Theory of Radioimmunoassays and Hormone-Receptor Interactions:

II. Simulation of Antibody Divalency, Cooperativity and Allosteric Effects
  • D. Rodbard
  • R. E. Bertino
Part of the Advances in Experimental Medicine and Biology book series (AEMB, volume 36)


Since antibody and some hormone receptor molecules are known to possess two binding sites, it is possible that the intrinsic affinity constant for the “second site”, after one site is filled, is greater than the intrinsic affinity constant for the first site; this would result in “cooperative” or apparent “allosteric” effects. The mathematical theory of “cooperative” binding systems, both at equilibrium and in the transient state, has been applied to radioimmunoassay systems. The effects of affinity constants, antibody concentration, and “tracer” concentration, have been examined in several coordinate systems. Further, the kinetics of these reaction systems have been simulated. This theory should be useful in design and analysis of experiments to test for the presence of “cooperativity” effects.


Dose Response Curve Antibody Concentration Affinity Constant Scatchard Plot Cooperativity Effect 
These keywords were added by machine and not by the authors. This process is experimental and the keywords may be updated as the learning algorithm improves.


Unable to display preview. Download preview PDF.

Unable to display preview. Download preview PDF.


  1. 1.
    Matsukura, S., West, C.D., Ichikawa, Y., Jubiz, W., Harada, G., and Tyler, F.H., J. Lab. Clin. Med. 77: 490, 1971.PubMedGoogle Scholar
  2. 2.
    Odell, W.D., and W.H. Daughaday, Principles of Competitive Protein Binding Assays: Lippincott, Phila., 1971, (see Miles, p. 24, and Korenman, Rodbard, p. 20l).Google Scholar
  3. 3.
    Goodfriend, T., in: Margoulies, M., and Greenwood, F. (eds.), Protein and Polypeptide Hormones, Excerpta Medica, Amsterdam, 1972, in press.Google Scholar
  4. 4a.
    Weintraub, B.D., Kadesky, Y.M., Rosen, S.W., Clin. Res., 20: 444, 1972.Google Scholar
  5. Weintraub, B.D., Rosen, S.W., Mc-Cammon, J.A., Perlman, R.L., Endocrinology (submitted).Google Scholar
  6. 5.
    Ellis, D.J., and Ringold, H.J., in McKerns, K.W. (ed.), The Sex Steroids — Molecular Mechanisms, Appleton Century Crafts, New York, pp. 73–106, 1971.Google Scholar
  7. 6.
    Monod, J., Changeux, J-P, Jacob, F., J. Mol. Biol., 6: 306, 1963.PubMedCrossRefGoogle Scholar
  8. 7.
    Monod, J., Wyman, J., Changeux, J-P, J. Mol. Biol., 12: 88, 1965.PubMedCrossRefGoogle Scholar
  9. 8.
    Edsall, J.T., Wyman, J., Biophysical Chemistry, Academic Press, N.Y., 1: 613, 1958.Google Scholar
  10. 9.
    Koshland, D.E., Nemethy, G., Filmer, D., Biochemistry, 5.: 365, 1966.PubMedCrossRefGoogle Scholar
  11. 10.
    Fletcher, J.E., Spector, A.A., Ashbrook, J.D., Biochemistry, 9: 4580, 1970.PubMedCrossRefGoogle Scholar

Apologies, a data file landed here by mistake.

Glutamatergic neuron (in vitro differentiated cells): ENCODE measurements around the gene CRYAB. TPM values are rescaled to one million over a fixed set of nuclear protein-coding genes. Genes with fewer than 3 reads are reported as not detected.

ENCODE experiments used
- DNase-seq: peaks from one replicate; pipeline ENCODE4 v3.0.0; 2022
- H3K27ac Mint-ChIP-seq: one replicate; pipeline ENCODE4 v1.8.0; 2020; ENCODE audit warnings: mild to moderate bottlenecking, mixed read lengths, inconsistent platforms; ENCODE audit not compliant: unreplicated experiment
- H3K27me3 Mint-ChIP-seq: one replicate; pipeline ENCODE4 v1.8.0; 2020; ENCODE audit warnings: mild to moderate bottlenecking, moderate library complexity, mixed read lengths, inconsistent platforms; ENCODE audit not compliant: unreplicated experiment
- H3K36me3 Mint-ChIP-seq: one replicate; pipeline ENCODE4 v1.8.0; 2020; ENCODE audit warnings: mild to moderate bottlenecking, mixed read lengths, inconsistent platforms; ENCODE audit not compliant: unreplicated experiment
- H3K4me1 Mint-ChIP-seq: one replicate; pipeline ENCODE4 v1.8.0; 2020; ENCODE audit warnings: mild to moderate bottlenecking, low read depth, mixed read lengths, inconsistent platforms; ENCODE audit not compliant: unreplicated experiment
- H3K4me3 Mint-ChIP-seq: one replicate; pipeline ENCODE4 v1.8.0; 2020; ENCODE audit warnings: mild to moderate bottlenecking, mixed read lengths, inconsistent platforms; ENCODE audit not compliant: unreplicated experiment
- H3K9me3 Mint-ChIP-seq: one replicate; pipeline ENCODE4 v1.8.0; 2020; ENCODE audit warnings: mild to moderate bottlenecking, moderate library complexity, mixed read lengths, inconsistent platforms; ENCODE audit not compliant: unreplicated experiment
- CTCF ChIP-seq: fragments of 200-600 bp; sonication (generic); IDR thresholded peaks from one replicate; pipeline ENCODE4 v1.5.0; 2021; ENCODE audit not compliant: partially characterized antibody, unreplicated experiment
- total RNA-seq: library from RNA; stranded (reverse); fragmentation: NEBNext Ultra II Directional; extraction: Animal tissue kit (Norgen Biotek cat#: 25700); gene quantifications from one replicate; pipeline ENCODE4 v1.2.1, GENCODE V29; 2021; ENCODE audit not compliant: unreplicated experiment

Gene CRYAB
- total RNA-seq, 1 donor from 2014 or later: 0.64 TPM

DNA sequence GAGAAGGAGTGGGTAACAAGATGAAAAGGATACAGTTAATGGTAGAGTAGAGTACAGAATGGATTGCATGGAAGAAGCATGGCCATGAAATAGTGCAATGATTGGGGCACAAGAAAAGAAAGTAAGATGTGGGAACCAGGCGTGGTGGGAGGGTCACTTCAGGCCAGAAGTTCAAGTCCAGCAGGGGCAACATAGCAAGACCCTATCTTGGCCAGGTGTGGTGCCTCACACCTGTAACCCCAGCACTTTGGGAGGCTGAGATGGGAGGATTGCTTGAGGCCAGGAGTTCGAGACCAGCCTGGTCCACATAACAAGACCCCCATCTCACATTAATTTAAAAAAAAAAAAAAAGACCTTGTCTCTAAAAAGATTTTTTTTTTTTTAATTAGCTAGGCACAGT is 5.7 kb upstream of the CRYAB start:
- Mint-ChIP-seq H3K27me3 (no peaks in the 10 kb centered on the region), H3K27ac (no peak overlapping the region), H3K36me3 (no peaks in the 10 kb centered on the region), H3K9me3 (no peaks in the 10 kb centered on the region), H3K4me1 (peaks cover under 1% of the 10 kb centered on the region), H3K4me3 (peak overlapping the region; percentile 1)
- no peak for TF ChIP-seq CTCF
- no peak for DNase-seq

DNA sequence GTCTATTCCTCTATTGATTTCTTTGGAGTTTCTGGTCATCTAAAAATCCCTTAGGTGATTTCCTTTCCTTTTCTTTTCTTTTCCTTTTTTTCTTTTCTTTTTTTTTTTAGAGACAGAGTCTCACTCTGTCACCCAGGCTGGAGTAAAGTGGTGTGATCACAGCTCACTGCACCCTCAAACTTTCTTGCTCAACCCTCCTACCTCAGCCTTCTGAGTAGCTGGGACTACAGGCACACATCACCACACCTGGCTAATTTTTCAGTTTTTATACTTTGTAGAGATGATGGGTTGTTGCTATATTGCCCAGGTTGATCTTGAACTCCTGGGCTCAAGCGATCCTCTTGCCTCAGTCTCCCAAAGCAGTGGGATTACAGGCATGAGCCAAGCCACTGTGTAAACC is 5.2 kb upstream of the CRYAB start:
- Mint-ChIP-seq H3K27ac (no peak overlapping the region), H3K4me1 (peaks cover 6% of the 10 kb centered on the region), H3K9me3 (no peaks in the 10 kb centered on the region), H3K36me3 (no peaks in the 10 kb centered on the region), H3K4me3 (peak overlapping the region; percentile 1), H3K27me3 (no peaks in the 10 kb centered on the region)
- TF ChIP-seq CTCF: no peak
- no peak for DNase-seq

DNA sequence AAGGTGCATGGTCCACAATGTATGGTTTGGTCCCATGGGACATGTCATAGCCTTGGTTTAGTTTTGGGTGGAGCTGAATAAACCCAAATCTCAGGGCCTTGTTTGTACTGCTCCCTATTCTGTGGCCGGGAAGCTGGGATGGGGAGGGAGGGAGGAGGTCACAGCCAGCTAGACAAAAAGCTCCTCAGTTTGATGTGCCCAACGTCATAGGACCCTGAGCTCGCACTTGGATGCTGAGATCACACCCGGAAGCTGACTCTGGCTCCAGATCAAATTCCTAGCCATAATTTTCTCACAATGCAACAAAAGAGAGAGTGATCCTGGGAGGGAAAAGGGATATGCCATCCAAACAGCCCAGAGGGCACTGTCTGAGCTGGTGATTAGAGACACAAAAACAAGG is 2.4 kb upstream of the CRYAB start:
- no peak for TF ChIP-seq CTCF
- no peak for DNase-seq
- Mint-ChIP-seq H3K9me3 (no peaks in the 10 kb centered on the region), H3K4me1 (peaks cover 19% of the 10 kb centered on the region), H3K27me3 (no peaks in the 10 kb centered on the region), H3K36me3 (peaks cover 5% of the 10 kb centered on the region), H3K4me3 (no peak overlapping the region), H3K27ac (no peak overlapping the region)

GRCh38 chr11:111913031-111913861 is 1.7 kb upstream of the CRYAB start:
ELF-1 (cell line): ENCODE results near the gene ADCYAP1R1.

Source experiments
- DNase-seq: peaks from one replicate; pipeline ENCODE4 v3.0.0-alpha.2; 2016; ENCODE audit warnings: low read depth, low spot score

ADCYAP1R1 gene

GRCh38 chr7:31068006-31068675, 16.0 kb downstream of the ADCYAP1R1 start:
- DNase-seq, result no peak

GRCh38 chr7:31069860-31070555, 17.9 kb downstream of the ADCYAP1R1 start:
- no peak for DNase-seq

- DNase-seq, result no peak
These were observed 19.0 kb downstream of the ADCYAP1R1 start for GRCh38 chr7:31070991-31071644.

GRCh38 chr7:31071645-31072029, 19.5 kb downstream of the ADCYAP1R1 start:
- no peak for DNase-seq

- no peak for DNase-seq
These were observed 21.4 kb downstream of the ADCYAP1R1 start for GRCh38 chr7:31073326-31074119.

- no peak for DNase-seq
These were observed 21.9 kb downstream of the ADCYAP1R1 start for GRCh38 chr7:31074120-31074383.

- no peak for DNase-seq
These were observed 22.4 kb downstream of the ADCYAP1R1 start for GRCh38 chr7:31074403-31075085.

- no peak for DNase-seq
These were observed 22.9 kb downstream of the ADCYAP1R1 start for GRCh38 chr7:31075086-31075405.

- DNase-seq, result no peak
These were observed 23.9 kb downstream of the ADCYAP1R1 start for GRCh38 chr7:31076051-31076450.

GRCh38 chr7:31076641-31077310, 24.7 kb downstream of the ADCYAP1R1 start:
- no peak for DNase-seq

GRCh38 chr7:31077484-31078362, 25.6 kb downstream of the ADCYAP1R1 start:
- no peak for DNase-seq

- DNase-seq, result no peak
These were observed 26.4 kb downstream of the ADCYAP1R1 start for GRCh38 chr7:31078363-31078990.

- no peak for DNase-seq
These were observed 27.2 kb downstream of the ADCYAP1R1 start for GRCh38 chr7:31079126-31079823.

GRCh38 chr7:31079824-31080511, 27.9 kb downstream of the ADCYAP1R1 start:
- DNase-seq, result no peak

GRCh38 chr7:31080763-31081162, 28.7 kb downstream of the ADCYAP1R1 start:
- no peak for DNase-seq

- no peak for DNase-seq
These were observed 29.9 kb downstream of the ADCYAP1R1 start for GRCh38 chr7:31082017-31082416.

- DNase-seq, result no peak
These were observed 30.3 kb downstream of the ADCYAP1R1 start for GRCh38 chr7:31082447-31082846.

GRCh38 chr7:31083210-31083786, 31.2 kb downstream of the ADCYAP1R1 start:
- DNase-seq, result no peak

12. 11.
    Gibson, Q.H., J. Biol. Chem., 245:, 3285, 1970.Google Scholar
  13. 12.
    Sweeny, J.R., Fisher, J.R., Biochemistry 7: 56l, 1968.CrossRefGoogle Scholar
  14. 13.
    Kirschner, K., Gallego, E., Schuster, I., J. Mol. Biol., 58: 29, 1971.PubMedCrossRefGoogle Scholar
  15. 14.
    Chun, P.W., Biophysical J., 10: 577, 1970.CrossRefGoogle Scholar
  16. 15.
    Ling, G.N., Proc. Nat. Academy Sci. U.S.67 296, 1970.CrossRefGoogle Scholar
  17. 16.
    Ho, C., Baldassare, J.J., Charache, S., Proc. Nat. Acad. Sci., U.S.66 722, 1970.PubMedCrossRefGoogle Scholar
  18. 17.
    Schwartz, G., Eur. J. Biochem., 12: 442 ,1970.Google Scholar
  19. 18.
    Berson, S.A., and Yalow, R.S., J. Clin. Invest., 38: 1996, 1959.PubMedCrossRefGoogle Scholar
  20. 19.
    Feldman, H., Rodbard, D., and Levine, D., Anal. Biochem., 45: 530, 1972.PubMedCrossRefGoogle Scholar
  21. 20.
    Rodbard, D., Weiss, G.H., Analytical Biochemistry (in press).Google Scholar
  22. 21.
    Feldman, H., and Rodbard, D., in Odell, W.D. and Daughaday, W.H., Principles of Competitive Protein Binding Assays, Lippincott, Phila., p. 158, 1971.Google Scholar
  23. 22.
    Knott, G.D., Reece, D.K., Proceedings On-Line 72 Symposium, Brunei Univ., Uxbridge, Middlesex, England, 1972, in press.Google Scholar
  24. 23.
    Scatchard, G., Ann. N.Y. Acad. Sci., 51: 660, 1949-CrossRefGoogle Scholar
  25. 24.
    Ekins, R.P., Newman, G.B., and O’Riordan, J.L.H., in R. L. Hayes, F.A. Goswitz, and B.E.P. Murphy (eds.), Radioisotopes in Medicine: In Vitro Studies, U.S. Atomic Energy Commission, Oak Ridge, p. 59, 1968.Google Scholar
  26. 25.
    Rodbard, D., Ruder, H.J., Vaitukaitis, J., Jacobs, H.S., J. Clin. Endocr., 33: 343, 1971.PubMedCrossRefGoogle Scholar
  27. 26.
    Rodbard, D., Catt, K. J., J. Steroid Biochem., 3: 255, 1972.PubMedCrossRefGoogle Scholar
  28. 27.
    Saroff, H.A., Minton, A.P., Science, 175: 1253, 1972.PubMedCrossRefGoogle Scholar
  29. 28.
    House, P.D.R., FEBS Letters, 16: 339, 1971.PubMedCrossRefGoogle Scholar
  30. 29.
    Vassent, G., Jard, S., C.R. Acad. Sci., Paris, 272: 880, 1971.Google Scholar
  31. 30.
    Vassent, G., C.R. Acad. Sci., Paris, 273: 113, 1971.Google Scholar
  32. 31.
    Vassent, G., C. R. Acad. Sci., Paris, 273: 2l6l, 1971.Google Scholar
  33. 32.
    Ogata, R.T., McConnell, H.M., Proc. Nat. Acad. Sci. U.S., 69: 335, 1972.CrossRefGoogle Scholar

Copyright information

© Plenum Press, New York 1973

Authors and Affiliations

  • D. Rodbard
    • 1
  • R. E. Bertino
    • 2
  1. 1.Reproduction Research Branch, National Institute of Child Health and Human DevelopmentNational Institutes of HealthBethesdaUSA
  2. 2.Kalamazoo CollegeKalamazooUSA

Personalised recommendations